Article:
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Genesis - Foxtrot CD (album) cover

FOXTROT

Genesis

 

Symphonic Prog

4.61 | 2587 ratings

From Progarchives.com, the ultimate progressive rock music website

EatThatPhonebook
Prog Reviewer
5 stars 9/10

With "Foxtrot", Genesis have already a reserved place in the Olympus of Rock bands.

There are a few albums in the history of Progressive Rock that, whether you like them or not, are absolutely essential: one of these is Genesis' "Foxtrot". It is almost a revolutionary album for the time, and it helped define Progressive Rock as we know it today.

If the atmospheres of "Nursery Cryme" were intimate and cozy at all times, here Genesis manifest a love for wide open sounds: the spacey instrumentation is anything but cozy, it reminisces of almost an open, cold field, everything sounds so large. It is not a coincidence that there are some quasi-futuristic themes in the lyrics. Once again, Genesis relies much on guitars, vocals, drums and keyboards. Together, they are perfectly arranged with amazing musicianship, as a matter of fact, one of the best musician albums ever recorded. But the melodies are also almost revolutionary, for how much original they always sound: much of Prog Rock's future albums will somehow be influenced by this, but nevertheless no album sounds quite like "Foxtrot", in any way.

From the lyrical point if view, like mentioned, there are quite a few moments that are almost futuristic, like the groundbreaking "Watcher Of The Skies", or the mini play "Get' Em Out By Friday", one of the most original lyrics of Peter Gabriel. Lyrics reminiscent also from the past are of course present as well, like "Time Table" or parts of "Supper's Ready". "Can Utility And the Coastliners" is another beautiful song from the lyrical point of view, almost biblical in it's watery theme.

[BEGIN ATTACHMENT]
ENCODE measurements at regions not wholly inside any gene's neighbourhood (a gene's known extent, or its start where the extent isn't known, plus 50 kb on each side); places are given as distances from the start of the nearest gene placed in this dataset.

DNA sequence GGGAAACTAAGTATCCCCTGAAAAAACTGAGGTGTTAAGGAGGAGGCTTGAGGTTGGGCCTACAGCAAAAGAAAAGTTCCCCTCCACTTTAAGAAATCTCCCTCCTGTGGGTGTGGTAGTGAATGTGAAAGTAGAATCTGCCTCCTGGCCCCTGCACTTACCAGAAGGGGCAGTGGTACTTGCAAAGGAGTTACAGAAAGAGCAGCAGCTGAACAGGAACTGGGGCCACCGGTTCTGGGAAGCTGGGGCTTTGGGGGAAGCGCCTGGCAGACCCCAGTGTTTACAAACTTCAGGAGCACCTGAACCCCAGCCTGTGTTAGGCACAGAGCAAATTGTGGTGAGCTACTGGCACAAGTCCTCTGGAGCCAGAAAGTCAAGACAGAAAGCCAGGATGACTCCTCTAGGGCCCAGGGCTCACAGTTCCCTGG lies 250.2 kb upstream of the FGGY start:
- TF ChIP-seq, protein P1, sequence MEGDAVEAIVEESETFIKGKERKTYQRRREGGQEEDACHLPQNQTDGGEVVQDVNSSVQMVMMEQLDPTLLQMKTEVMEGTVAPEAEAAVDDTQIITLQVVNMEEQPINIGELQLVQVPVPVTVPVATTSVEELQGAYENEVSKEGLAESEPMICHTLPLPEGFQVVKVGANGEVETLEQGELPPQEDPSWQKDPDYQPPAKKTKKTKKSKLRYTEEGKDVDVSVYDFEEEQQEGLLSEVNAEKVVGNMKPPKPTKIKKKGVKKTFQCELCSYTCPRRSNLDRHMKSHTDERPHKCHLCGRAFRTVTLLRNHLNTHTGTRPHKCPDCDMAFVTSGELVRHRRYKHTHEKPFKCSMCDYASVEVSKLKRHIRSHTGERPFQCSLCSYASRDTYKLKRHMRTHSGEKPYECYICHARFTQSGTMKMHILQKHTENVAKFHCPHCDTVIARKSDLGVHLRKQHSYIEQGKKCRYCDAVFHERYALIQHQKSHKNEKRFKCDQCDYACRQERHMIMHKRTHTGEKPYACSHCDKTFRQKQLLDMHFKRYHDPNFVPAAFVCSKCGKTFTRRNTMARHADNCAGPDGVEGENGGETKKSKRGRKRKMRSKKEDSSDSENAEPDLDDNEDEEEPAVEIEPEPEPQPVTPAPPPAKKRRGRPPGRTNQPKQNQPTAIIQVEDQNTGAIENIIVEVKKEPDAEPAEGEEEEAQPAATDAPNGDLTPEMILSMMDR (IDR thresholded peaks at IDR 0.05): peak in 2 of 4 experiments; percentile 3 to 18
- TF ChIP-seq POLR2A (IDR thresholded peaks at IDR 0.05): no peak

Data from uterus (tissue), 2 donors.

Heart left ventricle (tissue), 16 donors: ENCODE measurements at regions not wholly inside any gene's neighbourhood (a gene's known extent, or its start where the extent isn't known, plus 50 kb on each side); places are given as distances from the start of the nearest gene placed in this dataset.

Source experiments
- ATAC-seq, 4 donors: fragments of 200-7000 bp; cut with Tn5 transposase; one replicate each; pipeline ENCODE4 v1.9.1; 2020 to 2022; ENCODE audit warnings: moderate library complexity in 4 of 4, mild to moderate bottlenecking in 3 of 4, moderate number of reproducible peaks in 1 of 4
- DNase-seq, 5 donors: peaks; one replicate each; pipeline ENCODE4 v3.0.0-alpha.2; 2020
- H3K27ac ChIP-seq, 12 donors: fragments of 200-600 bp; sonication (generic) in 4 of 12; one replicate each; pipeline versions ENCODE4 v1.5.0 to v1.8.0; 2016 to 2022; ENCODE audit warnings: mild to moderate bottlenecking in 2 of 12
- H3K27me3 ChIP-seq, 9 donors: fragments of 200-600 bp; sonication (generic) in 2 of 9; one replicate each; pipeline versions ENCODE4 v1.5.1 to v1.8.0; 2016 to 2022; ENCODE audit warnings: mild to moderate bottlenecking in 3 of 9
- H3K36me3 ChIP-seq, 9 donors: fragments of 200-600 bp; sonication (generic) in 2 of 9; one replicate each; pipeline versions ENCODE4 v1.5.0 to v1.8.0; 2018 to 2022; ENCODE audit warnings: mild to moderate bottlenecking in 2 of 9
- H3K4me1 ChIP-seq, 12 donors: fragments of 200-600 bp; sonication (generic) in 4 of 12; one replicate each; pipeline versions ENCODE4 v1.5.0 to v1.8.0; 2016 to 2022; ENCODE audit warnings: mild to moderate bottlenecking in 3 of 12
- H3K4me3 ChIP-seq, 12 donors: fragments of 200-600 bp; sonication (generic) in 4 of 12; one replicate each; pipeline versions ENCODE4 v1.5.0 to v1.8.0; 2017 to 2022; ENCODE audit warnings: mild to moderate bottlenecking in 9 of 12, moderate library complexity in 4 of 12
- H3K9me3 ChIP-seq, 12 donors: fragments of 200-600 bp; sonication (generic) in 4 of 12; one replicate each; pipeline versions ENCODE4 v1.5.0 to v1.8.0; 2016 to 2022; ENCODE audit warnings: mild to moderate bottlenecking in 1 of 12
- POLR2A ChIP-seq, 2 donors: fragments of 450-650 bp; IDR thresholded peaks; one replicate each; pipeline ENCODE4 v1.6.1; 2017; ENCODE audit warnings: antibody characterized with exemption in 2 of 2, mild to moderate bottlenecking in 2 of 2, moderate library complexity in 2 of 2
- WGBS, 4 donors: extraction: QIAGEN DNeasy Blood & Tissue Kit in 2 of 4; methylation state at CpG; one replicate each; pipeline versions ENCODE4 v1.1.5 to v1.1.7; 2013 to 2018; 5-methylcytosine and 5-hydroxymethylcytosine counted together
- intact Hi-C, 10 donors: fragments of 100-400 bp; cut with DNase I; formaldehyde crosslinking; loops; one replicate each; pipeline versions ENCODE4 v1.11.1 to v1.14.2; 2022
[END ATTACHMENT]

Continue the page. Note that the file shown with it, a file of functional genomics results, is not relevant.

"Foxtrot" seems to have nothing but solid tracks: it has the powerful ones, which really gives emphasis to the more Rock side of the music: "Watcher Of The Skies" or "Get 'Em Out By Friday" have power, as well as beauty. Especially the first one, the opening track; it has become a classic for Genesis, thanks also to it's mellotron driven intro that has inspired much more than one or two artists in following years, but also it's outstanding musicianship, structure, and melodies. "Get 'Em Out By Friday" is much more dramatic, melancholic, but it can also be very fierce. An emotional, at times gorgeous piece, just like "Time Table", the second track of the album. "Can Utility and the Coastliners" has a lot of mellowness around it, but it happens to be one of the most shape-shifting pieces of the album, as if it were a mini-suite. "Horizons" is a beautiful acoustic interlude that opens the magnum opus of the band's career: "Supper's Ready", the longer than twenty minutes epic suite, that contains wonderful, delicate passages, extremely original melodies and songwriting for the more lively moments, fantastic musicianship, and finally, great lyrics by poet Peter Gabriel, who makes this song almost like a fairy tale. It's content makes "Supper's Ready" a world of it's own, separate from the rest of the album, as if it were as long, but haunting fairy tale, with fantastic places, bizarre situations, but also love. A beautiful work that has went down in history as one of the finest Prog Rock tracks ever written.

An outstanding album as a whole, a masterpiece that to only a few albums it can be compared. However, songwriting-wise, nothing beats the originality and innovation of these songs, combined with some of the greatest musicianship you'll ever hear. Thanks to this and to the following album, which is easily one of the best albums of all time, Genesis have a reserved place in the Olympus of Rock bands.

EatThatPhonebook | 5/5 |

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